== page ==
The end of food as we know it?

Sitting down to an organic, locally-produced and nutritionally balanced meal – by which I mean scarfing a granola bar at my desk – I found myself reflecting on how food has determined the fate of human societies for the past 12,000 years. If your lunch isn’t prompting such musings, it’s likely you have not yet devoured Empires of Food: Feast, Famine, and the Rise and Fall of Civilizations, University of Guelph geography professor Evan D. G. Fraser and journalist Andrew Rimas’ sweeping history of food from the (not-so) Fertile Crescent to our contemporary food crisis.

 Cities, culture, art, government, and religion are founded on the creation and exchange of food surpluses. But eventually, inevitably, the crops fail, the fields erode, or the temperature drops, and the center of power shifts. Cultures descend into dark ages of poverty, famine, and war. It happened at the end of the Roman Empire, when slave plantations overworked Europe’s and Egypt’s soil and drained its vigor. It happened in the fourteenth century, when medieval societies crashed in famine and plague, and again in the nineteenth century, when catastrophic colonial schemes plunged half the world into a poverty from which it has never recovered. And today, even though we live in an age of astounding agricultural productivity and genetically modified crops, our food supplies are once again in peril.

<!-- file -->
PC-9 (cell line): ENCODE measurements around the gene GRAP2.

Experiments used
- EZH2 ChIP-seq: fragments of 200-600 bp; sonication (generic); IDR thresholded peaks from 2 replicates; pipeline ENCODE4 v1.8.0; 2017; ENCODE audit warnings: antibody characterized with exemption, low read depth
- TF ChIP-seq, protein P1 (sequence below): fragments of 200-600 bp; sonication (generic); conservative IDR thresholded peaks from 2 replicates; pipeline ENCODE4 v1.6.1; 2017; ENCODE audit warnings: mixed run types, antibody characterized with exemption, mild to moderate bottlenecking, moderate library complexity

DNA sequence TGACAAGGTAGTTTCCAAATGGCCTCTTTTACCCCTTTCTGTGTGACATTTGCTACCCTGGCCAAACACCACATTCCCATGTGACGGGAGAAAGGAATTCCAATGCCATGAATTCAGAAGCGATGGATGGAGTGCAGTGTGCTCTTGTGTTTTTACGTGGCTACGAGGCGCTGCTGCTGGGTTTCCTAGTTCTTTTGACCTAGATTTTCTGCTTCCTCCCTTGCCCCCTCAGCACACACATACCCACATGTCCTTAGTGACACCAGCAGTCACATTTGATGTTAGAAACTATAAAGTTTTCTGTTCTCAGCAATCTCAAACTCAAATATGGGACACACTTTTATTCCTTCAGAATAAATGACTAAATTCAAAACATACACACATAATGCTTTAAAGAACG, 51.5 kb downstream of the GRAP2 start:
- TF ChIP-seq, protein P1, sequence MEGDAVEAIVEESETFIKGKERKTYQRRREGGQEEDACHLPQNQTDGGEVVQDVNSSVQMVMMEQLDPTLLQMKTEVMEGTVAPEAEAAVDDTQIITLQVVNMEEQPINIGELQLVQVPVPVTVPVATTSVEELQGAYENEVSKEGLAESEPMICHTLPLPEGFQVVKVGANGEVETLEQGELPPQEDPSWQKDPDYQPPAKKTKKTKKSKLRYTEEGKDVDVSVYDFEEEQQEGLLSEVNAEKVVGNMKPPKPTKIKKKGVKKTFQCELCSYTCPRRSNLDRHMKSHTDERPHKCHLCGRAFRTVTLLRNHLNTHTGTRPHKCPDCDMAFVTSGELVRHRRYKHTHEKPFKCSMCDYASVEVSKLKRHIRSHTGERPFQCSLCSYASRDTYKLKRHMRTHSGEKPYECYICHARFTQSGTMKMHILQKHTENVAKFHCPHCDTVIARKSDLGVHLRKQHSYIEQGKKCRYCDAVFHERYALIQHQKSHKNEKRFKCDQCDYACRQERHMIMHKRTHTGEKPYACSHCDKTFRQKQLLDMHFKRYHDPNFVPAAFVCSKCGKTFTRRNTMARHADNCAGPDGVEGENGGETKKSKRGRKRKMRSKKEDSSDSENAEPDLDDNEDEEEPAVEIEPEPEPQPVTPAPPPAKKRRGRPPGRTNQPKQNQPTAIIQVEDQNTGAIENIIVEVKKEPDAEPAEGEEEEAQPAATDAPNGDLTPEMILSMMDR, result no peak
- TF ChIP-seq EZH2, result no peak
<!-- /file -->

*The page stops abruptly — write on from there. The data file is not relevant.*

Check out Evan Fraser’s interview in the Globe and Mail to discover the three false assumptions our global food empire is built on.

 If you are in the Toronto area, come hear author Evan Fraser speak at Foodprint Toronto on July 31.

What are your concerns about the future of food? Leave a comment and let me know.